Dr. Hayflick: It’s such a good question that whenever I show it on a slide [during a lecture] the physicians become slack-jawed and have no answer. But I think I know what the answer is.

David: What do you think it is?

Dr. Hayflick: Misunderstanding, greed, and power. Researchers in the fields of cardiovascular disease, stroke, and cancer require funding–after all this is one of our major industries. They don’t want to undermine that industry or change careers to become biogerontologists. Now they might not know this consciously, or realize consciously that that’s what’s happening, but it is. You can’t sell a senator or a representative on funding for the aging process. You can sell them on funding for cardiovascular disease, stroke, and cancer because either they or someone they know has one of them. They don’t know that the underlying process that makes them vulnerable to those leading causes of death is the aging process, because of a huge failure to educate them.

David:  I recently interviewed John Guerin, the director of the Ageless Animals Project. What do you think we can learn from studying animals that don’t appear to age, like rockfish and turtles?

Dr. Hayflick: Well, I would hope that we could learn what the longevity determining processes are at the molecular level, and how the energetics of key molecules are maintained for periods of time in those animals that are unattainable in mammals.

David: What do you think is some of the most important aging research that is currently going on?

Dr. Hayflick: I rather think that the most important aging research is not being done today. I think a lot of the research being done today is misleading, especially the large area of work being done with invertebrates, namely worms and flies. There’s almost a weekly announcement by one of the workers in the field that they discovered a new gene for aging, and I think that’s absolute nonsense. There are no genes for aging. Most people don’t understand the difference between aging and longevity determinants. Genes control development and indirectly longevity. They do not control aging. I would defend that position by another simple analogy, and that is to ask people who believe that genes cause aging to show me in the blueprints for their automobile where it is written, telling their automobile how to age. There are no such directions in blueprints. Why? Because the process is a spontaneous process. It requires no instructions, and the same is true in biological material. The only reason that animals of different species live longer than others is because of the differences in the longevity determinants. That is, the characteristics of molecules at the time of reproductive maturation including the level of repair turnover and maintenance systems to operate.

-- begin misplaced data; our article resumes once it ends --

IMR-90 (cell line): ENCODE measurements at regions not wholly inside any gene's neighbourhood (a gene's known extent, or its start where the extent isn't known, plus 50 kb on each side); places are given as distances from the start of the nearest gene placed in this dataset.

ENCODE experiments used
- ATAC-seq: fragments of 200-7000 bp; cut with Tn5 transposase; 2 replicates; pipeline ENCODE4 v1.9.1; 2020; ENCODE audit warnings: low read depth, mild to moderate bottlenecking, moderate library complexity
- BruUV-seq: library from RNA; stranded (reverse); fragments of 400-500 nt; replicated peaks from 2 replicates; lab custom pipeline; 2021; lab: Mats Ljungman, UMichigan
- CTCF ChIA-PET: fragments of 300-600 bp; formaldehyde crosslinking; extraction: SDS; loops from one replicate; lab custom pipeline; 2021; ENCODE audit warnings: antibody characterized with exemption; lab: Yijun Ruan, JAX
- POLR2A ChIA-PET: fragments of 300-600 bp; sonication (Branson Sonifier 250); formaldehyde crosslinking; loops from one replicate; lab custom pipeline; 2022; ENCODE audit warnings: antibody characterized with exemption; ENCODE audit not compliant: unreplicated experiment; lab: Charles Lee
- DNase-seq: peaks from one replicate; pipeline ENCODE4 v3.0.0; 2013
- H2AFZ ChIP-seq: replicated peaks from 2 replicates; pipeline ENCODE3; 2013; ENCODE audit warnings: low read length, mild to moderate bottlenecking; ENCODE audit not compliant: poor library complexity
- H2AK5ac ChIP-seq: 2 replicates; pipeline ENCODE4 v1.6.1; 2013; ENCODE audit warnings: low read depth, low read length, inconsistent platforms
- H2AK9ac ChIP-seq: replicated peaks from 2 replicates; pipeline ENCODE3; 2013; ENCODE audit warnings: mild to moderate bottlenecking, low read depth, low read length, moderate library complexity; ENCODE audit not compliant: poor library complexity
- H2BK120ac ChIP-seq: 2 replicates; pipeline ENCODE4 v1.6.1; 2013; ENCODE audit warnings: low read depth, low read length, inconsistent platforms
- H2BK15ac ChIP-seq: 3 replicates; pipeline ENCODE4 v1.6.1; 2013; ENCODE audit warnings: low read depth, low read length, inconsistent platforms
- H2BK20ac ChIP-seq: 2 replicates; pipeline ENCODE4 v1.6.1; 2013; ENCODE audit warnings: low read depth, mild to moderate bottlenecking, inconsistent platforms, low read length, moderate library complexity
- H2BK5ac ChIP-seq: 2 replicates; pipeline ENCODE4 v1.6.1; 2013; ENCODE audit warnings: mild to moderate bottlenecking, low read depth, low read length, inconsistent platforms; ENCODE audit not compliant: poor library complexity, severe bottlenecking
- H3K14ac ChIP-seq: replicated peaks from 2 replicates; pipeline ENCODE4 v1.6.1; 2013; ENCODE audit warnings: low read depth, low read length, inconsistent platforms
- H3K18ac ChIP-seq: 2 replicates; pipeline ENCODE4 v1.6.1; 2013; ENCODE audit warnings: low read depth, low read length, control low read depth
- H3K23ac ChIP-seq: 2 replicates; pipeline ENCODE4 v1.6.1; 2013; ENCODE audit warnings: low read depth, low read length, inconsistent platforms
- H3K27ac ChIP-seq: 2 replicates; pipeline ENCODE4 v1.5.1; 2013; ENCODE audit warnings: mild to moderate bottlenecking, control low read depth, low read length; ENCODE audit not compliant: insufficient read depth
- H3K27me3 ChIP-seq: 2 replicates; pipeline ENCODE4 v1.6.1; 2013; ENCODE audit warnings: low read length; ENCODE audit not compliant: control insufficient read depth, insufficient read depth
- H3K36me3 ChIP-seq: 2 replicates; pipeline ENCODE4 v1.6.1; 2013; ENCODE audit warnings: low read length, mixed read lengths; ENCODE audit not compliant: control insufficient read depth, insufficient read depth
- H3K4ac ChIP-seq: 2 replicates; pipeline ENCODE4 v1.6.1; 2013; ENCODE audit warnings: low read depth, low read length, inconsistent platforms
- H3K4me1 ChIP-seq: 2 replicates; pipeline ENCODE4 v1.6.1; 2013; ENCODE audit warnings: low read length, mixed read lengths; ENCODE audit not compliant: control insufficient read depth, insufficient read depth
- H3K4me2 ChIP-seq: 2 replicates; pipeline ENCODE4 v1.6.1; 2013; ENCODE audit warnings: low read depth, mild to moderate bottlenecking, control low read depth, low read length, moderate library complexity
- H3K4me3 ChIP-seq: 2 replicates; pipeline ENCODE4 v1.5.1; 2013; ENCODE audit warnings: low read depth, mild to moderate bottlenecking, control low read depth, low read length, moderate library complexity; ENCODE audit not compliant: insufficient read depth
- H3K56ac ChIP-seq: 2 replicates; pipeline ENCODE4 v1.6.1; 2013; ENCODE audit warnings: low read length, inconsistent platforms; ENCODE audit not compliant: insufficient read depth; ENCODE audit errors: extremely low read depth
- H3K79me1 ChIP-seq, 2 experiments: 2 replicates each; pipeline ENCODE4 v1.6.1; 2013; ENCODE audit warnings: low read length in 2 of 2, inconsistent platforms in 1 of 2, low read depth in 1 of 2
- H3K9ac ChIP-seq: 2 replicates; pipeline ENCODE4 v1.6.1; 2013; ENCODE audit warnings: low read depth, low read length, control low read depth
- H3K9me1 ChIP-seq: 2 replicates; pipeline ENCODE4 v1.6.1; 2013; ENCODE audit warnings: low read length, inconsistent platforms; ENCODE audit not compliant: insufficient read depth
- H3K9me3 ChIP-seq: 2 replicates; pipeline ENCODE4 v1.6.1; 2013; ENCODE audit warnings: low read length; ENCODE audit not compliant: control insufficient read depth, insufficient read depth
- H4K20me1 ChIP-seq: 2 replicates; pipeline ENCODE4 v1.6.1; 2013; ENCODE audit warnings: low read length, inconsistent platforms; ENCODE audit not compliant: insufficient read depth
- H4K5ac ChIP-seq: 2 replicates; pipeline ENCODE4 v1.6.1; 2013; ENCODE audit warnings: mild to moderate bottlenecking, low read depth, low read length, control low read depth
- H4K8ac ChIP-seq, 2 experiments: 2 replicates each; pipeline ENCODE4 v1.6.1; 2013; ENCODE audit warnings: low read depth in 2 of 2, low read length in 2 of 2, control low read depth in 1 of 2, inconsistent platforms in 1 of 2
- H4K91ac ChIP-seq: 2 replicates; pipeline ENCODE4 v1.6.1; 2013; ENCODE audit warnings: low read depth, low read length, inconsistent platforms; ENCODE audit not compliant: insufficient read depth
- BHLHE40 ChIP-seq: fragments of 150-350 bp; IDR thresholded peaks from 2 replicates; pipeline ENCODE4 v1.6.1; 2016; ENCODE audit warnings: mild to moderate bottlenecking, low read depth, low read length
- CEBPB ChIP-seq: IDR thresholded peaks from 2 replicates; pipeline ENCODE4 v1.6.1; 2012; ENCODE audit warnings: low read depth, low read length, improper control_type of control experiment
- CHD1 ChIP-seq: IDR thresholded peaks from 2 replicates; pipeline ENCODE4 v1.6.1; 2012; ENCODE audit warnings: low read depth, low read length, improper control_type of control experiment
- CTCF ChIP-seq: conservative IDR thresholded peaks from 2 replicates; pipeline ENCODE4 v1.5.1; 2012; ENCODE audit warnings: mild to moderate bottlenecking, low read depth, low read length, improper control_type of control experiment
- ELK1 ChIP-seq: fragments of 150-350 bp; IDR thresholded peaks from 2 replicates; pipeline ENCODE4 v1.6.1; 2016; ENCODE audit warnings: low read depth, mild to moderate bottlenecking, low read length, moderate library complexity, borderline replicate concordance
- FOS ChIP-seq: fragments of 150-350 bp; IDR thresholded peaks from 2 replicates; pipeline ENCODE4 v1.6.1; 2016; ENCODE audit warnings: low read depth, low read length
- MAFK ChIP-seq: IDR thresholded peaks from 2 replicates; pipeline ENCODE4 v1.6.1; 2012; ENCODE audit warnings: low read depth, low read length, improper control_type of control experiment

David: Do you think that maximum life span of human beings can be extended?

Dr. Hayflick: Oh yes. I think it has been, and it will continue to be on an evolutionary time scale. There’s every reason to believe that. We have fairly good evidence that the present human life span was established about a hundred thousand years ago, based on brain weight/body weight ratios. There’s no reason to believe that it’s not increasing, but we have no evidence for it, and in fact we have one amusing bit of evidence against it. The world’s oldest human being was a French lady named Jeanne Calment. She was born in 1875 and died in 1997. She was 122 and a half years old. The day that she died the world’s oldest person was, I think, 118, which means that in that instant human longevity dropped four years, right? Now we know that’s wrong because we’re dealing with exceptions to the enormous body of the population. So what the death of Jeanne Calment told us was that at the moment of her death human longevity dropped by four years, and this is the problem in making these kinds of determinations. So it’s really guesswork, but I think it’s safe to accept the fact that human longevity is increasing on an evolutionary time scale. This means that we’re not going to detect an increase, if it’s occurring–and if we keep proper records, which is doubtful–for the next 10,000 years or more.

David: But do you think that through own research, and our own medical advancement, that we’ll be able to intervene in the aging process and extend the maximum human life span?

Dr. Hayflick: No, I don’t. Let me tell you why. If you resolved all of the leading causes of death currently written on death certificates for older people–namely, cardiovascular disease, stroke, and cancer–you could not possibly add more than fifteen years on to human life expectation. So even if we put every hospital, medical center, and the NIH out of business, and drive every physician on to an unemployment line, the maximum increase in human life expectancy would be fifteen years. Period. That’s something that